Planning after the 18th amendment


April 23, 2010

The passage of the 18th amendment has profound implications for the future of planning and its institutions. Before the amendment, entry 32 of Part I of the Federal Legislative List related to planning. It was worded thus: “national planning and national economic coordination including planning and coordination of scientific and technological research.”

Without changing the wording, the entry has been moved to Part II of the Federal Legislative List as entry 7.

Now Part II of the Federal Legislative List is the domain of the Council of Common Interests (CCI), which represents the collectivity of the federation and not the federal government.

The original intent of the constitution makers in 1973 was that the CCI “shall formulate and regulate policies in relation to matters in Part II.” This was an innovation to deal with intersecting sets of issues in the peculiar federation that is Pakistan.

Even in the centralised days of Ayub Khan, railways, Wapda and a host of subjects belonged to the provinces. The dissolution of West Pakistan as a province presented a dilemma. The CCI concept was a way of resolving it.

The centralist proclivities of the rulers, however, prevented the CCI from becoming an important part of the architecture of the federation.

The 18th amendment not only revives the original spirit but also enlarges its role to institute what Senator Raza Rabbani calls a ‘participatory federation’.

It will have a permanent secretariat and a mandatory number of meetings to be held in a year. National planning under its wings would require the existing planning system to change to embed the spirit of participatory planning.

Under the existing system, being a subject on Part I of the Federal Legislative List, the planning process is led and dominated by the federal government. The Planning Commission, even in its reorganised form, is effectively an administrative division of the federal government. It prepares development plans, processes and appraises the projects and programmes to implement them, and is also responsible for their monitoring and evaluation.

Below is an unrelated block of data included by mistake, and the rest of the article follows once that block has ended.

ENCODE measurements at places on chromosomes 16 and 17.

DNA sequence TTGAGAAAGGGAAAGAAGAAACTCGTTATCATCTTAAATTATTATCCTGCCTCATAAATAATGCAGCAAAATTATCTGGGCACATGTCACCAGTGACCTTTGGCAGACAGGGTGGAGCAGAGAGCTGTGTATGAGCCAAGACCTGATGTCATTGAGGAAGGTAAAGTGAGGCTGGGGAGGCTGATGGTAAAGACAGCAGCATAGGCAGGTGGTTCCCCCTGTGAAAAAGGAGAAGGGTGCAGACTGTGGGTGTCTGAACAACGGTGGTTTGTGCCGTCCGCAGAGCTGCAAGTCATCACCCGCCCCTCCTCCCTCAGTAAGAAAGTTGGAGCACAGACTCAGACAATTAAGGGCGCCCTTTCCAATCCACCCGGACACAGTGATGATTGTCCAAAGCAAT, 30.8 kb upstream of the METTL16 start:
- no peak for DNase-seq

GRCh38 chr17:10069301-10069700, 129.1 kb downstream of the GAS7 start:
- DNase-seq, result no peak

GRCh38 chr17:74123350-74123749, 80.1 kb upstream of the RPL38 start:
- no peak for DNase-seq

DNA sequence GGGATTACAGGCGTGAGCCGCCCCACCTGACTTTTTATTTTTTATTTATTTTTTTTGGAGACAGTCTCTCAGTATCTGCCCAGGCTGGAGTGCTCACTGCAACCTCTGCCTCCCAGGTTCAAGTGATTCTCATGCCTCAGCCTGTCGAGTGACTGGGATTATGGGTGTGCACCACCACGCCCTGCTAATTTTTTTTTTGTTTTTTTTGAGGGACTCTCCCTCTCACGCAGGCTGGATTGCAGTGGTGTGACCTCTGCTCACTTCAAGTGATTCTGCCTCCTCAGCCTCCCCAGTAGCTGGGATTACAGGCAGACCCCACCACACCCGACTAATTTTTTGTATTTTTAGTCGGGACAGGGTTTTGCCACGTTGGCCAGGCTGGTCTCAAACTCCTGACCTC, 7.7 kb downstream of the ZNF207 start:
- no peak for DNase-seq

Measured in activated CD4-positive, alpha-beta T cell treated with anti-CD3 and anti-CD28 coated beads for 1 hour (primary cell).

The approval of plans, projects and programmes involves provinces at the administrative level in the Central Development Working Party (CDWP) headed by the deputy chairman of the Planning Commission, at the level of ministers in the Executive Committee of the National Economic Council (ECNEC) headed by the finance minister and at the chief ministers level at the National Economic Council (NEC) headed by the prime minister. The last two are in the nature of cabinet committees, while the CDWP is run by the Planning Commission.

Only the NEC is a constitutional body, but with an advisory role. According to Article 156 (2), it “shall review the overall economic condition of the country and shall, for advising the Federal and Provincial Governments, formulate plans in respect of financial, commercial, social and economic policies.”

On the other hand, CCI “shall formulate and regulate policies…and shall exercise supervision and control over related institutions” (Article 154 (1)). Again, clause 2 of the same Article indicates majority rule in terms of decision making.

Planning has a direct bearing on common economic life. In a climate of cynicism about the real impact of the 18th amendment on the life of the ordinary people, the first order of business for the proposed Implementation Commission will have to be the restructuring of the planning process to reflect the spirit of a participatory federation.

A beginning could be made with provinces nominating members of the Planning Commission, with all policy decisions taken by majority rule.

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